A cinemagraph created during New York Fashion Week last month.
Jamie Beck and Kevin Burg comprise the rising star duo behind the wildly popular Tumblr From Me To You.
(One might argue, given recent campaigns with Ralph Lauren and Juicy Couture, a photo editorial in The New York Times and an appearance in Lucky Magazine, that their stars have already risen, but we firmly believe the best is yet to come.)
Beck, 28, and Burg, 30, combine an unusual set of talents that have attracted not only the notice of the Tumblr community, but also of a growing roster of brands and editors.
Beck is the photographer and the blog’s primary model and stylist. She leverages her pinup figure, makeup and hair-styling skills, and a wardrobe of vintage finds to create spreads that connote the glamor of American icons such as Audrey Hepburn and Grace Kelly.
Burg is the more technical of the two, leading the blog’s design and the creation of their signature (and trademark-pending) cinemagraphs — animated GIF images that look like moving photos. He also — from what I observed in meetings with one of their clients and their manager, Karen Robinovitz of DBA — heads up business relations, jotting down notes on clients’ expectations and deadlines for deliverables.
The two met in 2006 through mutual friends, and are now engaged. Before they began working together at the beginning of this year, Beck — who says that from the age of 13, photography is “all [she’s] ever done, and all [she’s] ever wanted to do” — was still shooting in film. Burg encouraged her to purchase her first digital camera with which to begin blogging and tweeting, and more recently, to begin uploading her iPhone snapshots to Instagram. (“I’m obsessed,” she discloses.) He also designed her Tumblr.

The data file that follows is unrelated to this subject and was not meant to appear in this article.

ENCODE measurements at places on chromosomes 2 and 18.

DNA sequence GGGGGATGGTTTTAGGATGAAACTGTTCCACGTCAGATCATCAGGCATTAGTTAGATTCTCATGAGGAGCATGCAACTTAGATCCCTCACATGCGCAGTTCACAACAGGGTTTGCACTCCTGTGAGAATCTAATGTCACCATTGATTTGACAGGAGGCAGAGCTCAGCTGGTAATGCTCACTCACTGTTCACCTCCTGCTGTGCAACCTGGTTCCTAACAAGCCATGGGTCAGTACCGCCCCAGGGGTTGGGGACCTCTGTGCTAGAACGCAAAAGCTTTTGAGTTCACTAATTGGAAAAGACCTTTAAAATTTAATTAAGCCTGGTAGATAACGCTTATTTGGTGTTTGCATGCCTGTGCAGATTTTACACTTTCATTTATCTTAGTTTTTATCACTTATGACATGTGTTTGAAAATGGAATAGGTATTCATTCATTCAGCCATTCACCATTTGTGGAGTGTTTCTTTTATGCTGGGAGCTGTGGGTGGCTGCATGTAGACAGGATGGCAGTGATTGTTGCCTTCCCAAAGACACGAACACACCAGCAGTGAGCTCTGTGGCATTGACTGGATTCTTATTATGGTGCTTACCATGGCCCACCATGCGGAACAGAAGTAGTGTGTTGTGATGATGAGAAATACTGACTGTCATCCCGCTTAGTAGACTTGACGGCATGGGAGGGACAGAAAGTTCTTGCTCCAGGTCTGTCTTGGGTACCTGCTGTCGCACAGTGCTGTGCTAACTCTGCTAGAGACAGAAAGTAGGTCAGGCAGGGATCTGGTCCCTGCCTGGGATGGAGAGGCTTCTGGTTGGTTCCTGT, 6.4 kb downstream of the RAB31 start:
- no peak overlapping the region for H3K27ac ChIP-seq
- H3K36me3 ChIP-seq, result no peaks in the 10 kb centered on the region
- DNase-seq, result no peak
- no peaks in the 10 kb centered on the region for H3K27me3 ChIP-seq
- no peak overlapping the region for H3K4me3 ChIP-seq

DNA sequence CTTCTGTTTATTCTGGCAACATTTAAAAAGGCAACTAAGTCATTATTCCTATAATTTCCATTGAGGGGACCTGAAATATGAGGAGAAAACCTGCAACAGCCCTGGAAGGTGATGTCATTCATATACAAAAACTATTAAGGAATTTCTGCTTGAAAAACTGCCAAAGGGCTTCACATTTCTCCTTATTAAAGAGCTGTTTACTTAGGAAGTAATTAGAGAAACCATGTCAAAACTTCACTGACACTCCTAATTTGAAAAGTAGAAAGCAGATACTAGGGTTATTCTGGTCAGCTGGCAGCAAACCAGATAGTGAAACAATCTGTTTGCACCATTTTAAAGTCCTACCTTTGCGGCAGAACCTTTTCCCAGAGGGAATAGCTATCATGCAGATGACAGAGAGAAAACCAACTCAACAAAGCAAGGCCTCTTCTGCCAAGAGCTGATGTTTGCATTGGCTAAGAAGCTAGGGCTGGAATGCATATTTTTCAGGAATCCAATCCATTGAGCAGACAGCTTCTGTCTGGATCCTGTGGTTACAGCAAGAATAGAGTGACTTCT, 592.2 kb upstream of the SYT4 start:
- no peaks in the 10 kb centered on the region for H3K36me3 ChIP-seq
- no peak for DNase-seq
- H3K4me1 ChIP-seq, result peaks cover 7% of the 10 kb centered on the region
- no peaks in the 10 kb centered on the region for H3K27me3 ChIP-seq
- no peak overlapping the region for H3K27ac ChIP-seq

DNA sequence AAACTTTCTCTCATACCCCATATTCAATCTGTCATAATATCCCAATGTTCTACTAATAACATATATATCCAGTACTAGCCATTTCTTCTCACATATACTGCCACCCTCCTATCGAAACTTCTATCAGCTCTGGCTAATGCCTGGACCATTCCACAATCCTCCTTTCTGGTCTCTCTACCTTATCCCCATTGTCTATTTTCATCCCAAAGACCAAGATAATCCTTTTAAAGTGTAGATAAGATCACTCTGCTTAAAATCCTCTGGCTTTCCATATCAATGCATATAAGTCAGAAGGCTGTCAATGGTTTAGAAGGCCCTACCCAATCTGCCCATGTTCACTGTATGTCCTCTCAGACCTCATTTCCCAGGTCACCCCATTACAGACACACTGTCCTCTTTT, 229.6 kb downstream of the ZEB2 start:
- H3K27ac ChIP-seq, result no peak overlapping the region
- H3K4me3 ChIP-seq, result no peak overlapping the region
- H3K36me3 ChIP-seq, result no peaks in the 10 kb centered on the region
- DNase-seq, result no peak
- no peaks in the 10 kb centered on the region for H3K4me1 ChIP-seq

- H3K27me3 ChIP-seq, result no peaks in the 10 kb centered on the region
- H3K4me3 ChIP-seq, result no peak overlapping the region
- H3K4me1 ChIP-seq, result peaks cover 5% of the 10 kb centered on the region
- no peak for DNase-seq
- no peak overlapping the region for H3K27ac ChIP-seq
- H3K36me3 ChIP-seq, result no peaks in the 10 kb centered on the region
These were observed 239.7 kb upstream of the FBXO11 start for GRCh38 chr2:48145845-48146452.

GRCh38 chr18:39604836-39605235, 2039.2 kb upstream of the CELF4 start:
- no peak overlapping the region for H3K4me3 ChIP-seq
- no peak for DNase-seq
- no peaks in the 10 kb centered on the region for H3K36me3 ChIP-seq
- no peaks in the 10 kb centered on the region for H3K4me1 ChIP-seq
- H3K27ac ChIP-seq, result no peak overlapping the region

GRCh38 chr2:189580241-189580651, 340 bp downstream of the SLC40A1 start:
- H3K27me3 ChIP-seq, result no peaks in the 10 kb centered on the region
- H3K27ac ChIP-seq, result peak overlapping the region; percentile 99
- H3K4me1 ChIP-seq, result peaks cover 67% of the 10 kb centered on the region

Burg had, for some time, been taking frames from Saturday Night Live clips and turning elements into looping animations on a still background. These became the prototypes for the their first cinemagraph “Les Tendrils,” which was published on Feb. 13, 2011.
Beck and Burg’s first cinemagraph, “Les Tendrils,” published on February 13, 2011.
After they published their first cinemagraphs, Beck recalls that no one wanted to book her for photographs anymore. They wanted her to create “that moving thing you do” — which is when they decided to coin the term “cinemagraph.” The two felt they needed the term because what they created was unlike an animated GIF.
“There’s a cinematic quality to it … like a living photograph. It’s always a photograph first and foremost,” says Beck.
How They Create Cinemagraphs
Beck and Burg never know for sure if a cinemagraph is going to work out, which makes it difficult when brands hire the pair. “We can be 90% sure,” Beck discloses. “When we shoot from the street or at [New York] Fashion Week, and I can’t control the environment, it’s never a guarantee.”
To create a cinemagraph, Burg and Beck focus on animating one object: a swinging chain, for instance, or a spoon moving around the rim of a coffee cup. In a studio setting, the pair will employ pinpoint light to create sparkle, and fans to tousle hair and garments. Beck directs the camera, a Canon D5 Mark II, while Burg controls the props that produce the animation.